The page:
Objective—To determine whether cross-reactivity
exists between canine chromogranin A (CgA) and
anti-human CgA antibody and investigate the usefulness
of plasma CgA concentration measurements as
an index of acute stress responses in dogs.
Animals—12 healthy Beagles.
Procedure—Canine CgA was extracted and purified
from canine adrenal glands of cadaver dogs for studying
cross-reactivity with anti-human CgA antibody.
Western blotting with anti-human CgA antibody was
performed. Blood samples were collected from dogs
at 0, 10, 20, 30, 40, 60, 120, and 180 minutes after IV
administration of saline (0.9% NaCl) solution or
insulin. Canine plasma CgA concentrations were
determined by use of a CgA ELISA kit with rabbit antiserum
against the carboxy-terminal fragment of
human CgA. Plasma cortisol and catecholamine (ie,
norepinephrine and epinephrine) concentrations were
measured by use of an ELISA and a high-performance
liquid chromatography method, respectively.
Results—Purified canine CgA was specifically detected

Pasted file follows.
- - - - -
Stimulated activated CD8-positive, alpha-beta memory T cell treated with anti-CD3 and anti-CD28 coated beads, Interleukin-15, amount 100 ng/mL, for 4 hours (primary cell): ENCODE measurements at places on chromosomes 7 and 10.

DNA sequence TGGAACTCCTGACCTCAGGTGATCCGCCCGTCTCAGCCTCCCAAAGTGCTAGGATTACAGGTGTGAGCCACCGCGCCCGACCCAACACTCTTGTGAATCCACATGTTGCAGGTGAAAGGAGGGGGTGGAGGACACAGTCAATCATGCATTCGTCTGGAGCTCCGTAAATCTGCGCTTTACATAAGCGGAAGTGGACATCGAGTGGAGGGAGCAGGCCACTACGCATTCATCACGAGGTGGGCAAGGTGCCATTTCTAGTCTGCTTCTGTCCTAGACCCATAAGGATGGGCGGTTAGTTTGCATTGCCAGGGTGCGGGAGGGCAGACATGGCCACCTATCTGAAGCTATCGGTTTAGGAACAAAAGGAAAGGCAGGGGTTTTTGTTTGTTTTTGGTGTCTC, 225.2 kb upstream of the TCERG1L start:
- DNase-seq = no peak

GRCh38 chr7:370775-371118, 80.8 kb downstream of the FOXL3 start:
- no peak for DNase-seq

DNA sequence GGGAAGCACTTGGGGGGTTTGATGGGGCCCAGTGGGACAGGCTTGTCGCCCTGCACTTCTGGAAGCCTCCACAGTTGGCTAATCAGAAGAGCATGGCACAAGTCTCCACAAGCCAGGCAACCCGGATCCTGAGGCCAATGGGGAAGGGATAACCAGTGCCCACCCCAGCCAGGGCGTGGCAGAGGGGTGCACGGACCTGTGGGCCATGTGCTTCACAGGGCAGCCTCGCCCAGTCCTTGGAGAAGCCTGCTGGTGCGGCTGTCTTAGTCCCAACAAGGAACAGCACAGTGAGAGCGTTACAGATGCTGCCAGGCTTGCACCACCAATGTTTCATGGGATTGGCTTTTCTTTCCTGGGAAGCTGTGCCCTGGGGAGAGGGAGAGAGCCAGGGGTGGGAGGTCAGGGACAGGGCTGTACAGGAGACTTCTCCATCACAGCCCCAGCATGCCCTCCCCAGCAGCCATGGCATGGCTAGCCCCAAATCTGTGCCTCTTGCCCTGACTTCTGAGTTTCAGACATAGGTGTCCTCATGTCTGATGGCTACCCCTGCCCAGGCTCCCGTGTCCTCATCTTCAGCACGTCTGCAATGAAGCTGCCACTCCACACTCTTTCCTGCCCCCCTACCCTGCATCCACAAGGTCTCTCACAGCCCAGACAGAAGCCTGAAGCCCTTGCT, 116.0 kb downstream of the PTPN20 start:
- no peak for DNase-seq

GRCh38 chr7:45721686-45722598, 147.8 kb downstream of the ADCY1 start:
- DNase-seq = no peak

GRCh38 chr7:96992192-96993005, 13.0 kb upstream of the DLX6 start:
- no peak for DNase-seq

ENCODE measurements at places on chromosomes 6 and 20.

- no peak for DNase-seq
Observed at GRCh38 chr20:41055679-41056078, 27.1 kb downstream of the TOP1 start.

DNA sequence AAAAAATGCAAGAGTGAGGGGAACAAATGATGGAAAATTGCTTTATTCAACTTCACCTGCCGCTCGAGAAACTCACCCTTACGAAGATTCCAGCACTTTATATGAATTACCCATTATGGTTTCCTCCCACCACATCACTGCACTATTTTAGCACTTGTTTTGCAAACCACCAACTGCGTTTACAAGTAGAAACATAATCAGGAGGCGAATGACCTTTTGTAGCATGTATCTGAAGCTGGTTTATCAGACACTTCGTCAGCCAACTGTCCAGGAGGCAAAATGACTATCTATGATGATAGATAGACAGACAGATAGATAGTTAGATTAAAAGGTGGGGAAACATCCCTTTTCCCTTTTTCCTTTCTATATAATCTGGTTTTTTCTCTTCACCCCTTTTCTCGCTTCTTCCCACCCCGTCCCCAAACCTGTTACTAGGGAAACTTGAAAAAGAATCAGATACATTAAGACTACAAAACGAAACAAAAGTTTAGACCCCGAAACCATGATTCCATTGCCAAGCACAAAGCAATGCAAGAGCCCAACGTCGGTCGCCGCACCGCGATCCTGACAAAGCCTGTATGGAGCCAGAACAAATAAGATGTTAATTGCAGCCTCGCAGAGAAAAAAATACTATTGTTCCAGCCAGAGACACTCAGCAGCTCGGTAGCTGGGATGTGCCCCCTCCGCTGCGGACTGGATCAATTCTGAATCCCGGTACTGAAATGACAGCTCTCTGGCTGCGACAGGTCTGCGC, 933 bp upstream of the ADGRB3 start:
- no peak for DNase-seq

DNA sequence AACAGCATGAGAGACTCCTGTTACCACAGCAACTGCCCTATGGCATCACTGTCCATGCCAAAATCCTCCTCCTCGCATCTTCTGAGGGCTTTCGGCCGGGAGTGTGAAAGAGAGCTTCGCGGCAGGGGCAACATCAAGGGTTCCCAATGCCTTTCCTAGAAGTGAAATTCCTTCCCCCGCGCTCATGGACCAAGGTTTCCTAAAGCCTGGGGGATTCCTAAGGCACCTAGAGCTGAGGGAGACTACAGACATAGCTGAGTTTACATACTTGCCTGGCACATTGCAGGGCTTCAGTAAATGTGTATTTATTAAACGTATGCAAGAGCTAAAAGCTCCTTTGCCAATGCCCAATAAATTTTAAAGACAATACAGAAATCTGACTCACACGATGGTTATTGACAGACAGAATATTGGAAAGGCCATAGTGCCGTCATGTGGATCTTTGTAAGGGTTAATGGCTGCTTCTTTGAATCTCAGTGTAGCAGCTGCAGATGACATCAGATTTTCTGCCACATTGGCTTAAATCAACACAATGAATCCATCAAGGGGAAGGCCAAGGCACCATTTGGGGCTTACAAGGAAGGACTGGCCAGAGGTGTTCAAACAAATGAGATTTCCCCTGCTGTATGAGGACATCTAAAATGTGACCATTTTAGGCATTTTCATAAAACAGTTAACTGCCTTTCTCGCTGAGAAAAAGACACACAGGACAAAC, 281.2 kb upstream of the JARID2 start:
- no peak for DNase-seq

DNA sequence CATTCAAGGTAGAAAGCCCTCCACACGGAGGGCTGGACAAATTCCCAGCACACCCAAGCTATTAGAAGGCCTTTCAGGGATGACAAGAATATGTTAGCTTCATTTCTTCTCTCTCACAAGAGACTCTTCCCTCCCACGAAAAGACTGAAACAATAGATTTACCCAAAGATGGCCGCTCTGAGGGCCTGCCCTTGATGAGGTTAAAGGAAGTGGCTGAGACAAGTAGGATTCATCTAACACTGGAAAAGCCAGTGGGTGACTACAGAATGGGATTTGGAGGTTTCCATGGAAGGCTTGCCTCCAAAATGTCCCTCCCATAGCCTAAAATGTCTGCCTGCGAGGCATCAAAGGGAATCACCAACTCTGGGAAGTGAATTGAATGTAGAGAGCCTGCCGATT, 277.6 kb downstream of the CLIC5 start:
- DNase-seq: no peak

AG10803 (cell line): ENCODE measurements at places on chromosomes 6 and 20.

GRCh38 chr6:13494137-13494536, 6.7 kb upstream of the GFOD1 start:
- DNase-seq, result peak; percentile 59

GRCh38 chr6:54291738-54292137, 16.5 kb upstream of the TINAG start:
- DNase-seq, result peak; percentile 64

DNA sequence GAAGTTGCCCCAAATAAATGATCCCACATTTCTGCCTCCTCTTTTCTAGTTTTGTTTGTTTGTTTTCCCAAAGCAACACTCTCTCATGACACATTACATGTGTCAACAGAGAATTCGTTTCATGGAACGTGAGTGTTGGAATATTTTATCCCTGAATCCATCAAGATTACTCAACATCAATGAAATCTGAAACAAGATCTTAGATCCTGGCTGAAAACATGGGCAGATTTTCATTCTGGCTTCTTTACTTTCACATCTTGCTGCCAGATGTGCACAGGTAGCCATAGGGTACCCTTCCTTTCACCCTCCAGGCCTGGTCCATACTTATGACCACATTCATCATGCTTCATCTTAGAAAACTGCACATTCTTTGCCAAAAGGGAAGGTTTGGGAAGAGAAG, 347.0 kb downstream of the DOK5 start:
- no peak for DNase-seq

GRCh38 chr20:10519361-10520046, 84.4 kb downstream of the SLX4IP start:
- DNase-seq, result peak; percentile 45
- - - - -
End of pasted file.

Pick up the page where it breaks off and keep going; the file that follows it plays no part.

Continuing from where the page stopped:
by use of western blot analysis and an ELISA with
anti-human CgA antibody. An increase in plasma CgA
concentrations was observed in insulin-induced hypoglycemic
dogs. Changes in plasma CgA concentration
were correlated with changes in plasma cortisol or
catecholamine concentrations of hypoglycemic dogs.
Conclusions and Clinical Relevance—Use of the
CgA ELISA kit for determination of human plasma
CgA concentrations is applicable to the measurement
of canine plasma CgA concentrations. Canine plasma
CgA concentrations, along with measurements of
plasma cortisol and catecholamine concentrations,
correctly reflect insulin-induced hypoglycemic
stressed conditions in dogs. Measurement of canine
plasma CgA concentrations may provide a useful
index for evaluation of an acute stress response. (Am
J Vet Res 2005;66:1830–1835)